Bobadilla's inquiry produced testimony that Columbus forced priests not to baptize natives without his express permission, so he could first decide whether or not they should be sold into slavery. He allegedly captured a tribe of 300 under Roldán's protection to be sold into slavery, and informed other Christians that half of the indigenous servants should be yielded to him.  Further, he allegedly ordered at least 12 Spaniards to be whipped and tied by the neck and feet for trading gold for something to eat without his permission. Other allegations include that he: ordered a woman to be whipped naked on the back of a donkey for lying that she was pregnant, had a woman's tongue cut out for seeming to insult him and his brothers, cut a Spaniard's throat for being homosexual, ordered Christians to be hung for stealing bread, ordered a cabin boy's hand cut off and posted publicly for using a trap to catch a fish, and ordered for a man to have his nose and ears cut off, as well as to be whipped, shackled, and banished. Multiple culprits were given a potentially fatal 100 lashes, sometimes while naked. Some fifty men starved to death on La Isabela because of tight control over the ship's rations, despite there being an abundance. 
Trial in Spain Edit
A number of returned settlers and friars lobbied against Columbus at the Spanish court, accusing him of mismanagement. By his own request, Columbus remained in chains during the entire voyage home.  [ab] Once in Cádiz, a grieving Columbus wrote to a friend at court:
It is now seventeen years since I came to serve these princes with the Enterprise of the Indies. They made me pass eight of them in discussion, and at the end rejected it as a thing of jest. Nevertheless I persisted therein. Over there I have placed under their sovereignty more land than there is in Africa and Europe, and more than 1,700 islands. In seven years I, by the divine will, made that conquest. At a time when I was entitled to expect rewards and retirement, I was incontinently arrested and sent home loaded with chains. The accusation was brought out of malice on the basis of charges made by civilians who had revolted and wished to take possession on the land. I beg your graces, with the zeal of faithful Christians in whom their Highnesses have confidence, to read all my papers, and to consider how I, who came from so far to serve these princes. now at the end of my days have been despoiled of my honor and my property without cause, wherein is neither justice nor mercy.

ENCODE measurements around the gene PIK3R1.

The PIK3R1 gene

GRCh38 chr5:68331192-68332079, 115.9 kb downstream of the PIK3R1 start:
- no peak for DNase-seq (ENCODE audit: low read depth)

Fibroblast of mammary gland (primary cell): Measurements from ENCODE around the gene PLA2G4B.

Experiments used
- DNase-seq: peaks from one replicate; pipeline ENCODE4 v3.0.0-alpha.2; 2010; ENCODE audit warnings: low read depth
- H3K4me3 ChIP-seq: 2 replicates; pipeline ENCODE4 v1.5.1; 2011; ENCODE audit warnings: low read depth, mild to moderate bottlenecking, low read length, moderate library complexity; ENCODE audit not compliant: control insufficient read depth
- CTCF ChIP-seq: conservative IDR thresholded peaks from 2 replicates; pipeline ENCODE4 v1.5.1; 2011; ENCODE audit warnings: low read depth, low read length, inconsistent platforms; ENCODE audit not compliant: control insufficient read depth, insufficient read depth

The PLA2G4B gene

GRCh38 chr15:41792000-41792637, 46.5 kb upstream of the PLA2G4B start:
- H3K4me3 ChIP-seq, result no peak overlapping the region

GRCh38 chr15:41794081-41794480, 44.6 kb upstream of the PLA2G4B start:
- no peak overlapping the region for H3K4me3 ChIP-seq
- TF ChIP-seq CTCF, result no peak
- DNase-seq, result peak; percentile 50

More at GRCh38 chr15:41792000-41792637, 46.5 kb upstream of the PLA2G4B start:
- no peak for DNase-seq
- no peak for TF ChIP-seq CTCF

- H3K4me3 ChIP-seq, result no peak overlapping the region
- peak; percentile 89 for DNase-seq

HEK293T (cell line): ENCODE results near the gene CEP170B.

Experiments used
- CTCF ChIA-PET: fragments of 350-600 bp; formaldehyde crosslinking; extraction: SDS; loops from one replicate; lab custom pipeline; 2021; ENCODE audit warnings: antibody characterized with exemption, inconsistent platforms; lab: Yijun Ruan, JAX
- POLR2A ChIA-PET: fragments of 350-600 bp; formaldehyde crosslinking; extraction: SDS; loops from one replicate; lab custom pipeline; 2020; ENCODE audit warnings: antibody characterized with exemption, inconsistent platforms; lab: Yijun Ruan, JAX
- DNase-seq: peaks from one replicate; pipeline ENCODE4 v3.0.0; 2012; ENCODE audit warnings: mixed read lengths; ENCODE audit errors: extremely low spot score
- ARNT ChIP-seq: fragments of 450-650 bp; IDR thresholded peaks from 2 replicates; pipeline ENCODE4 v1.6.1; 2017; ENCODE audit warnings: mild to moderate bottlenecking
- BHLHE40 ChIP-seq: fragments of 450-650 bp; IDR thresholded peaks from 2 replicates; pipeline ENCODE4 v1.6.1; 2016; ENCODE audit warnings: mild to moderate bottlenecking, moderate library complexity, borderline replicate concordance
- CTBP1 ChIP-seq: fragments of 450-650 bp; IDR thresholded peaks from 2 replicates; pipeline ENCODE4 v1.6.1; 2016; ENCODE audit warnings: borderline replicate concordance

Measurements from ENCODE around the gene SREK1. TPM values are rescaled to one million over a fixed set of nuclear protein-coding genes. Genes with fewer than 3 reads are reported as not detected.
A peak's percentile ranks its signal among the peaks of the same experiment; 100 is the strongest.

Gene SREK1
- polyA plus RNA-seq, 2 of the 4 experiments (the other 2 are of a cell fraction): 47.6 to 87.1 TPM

Columbus and his brothers were jailed for six weeks before the busy King Ferdinand ordered them released. On 12 December 1500, the king and queen summoned the Columbus brothers to their presence at the Alhambra palace in Granada. With his chains at last removed, Columbus wore shortened sleeves so the marks on his skin would be visible.  At the palace, the royal couple heard the brothers' pleas Columbus was brought to tears as he admitted his faults and begged for forgiveness. Their freedom was restored. On 3 September 1501, the door was firmly shut on Columbus's role as governor. From that point forward, Nicolás de Ovando y Cáceres was to be the new governor of the Indies, although Columbus retained the titles of admiral and viceroy. A royal mandate dated 27 September ordered Bobadilla to return Columbus's possessions.  [ac]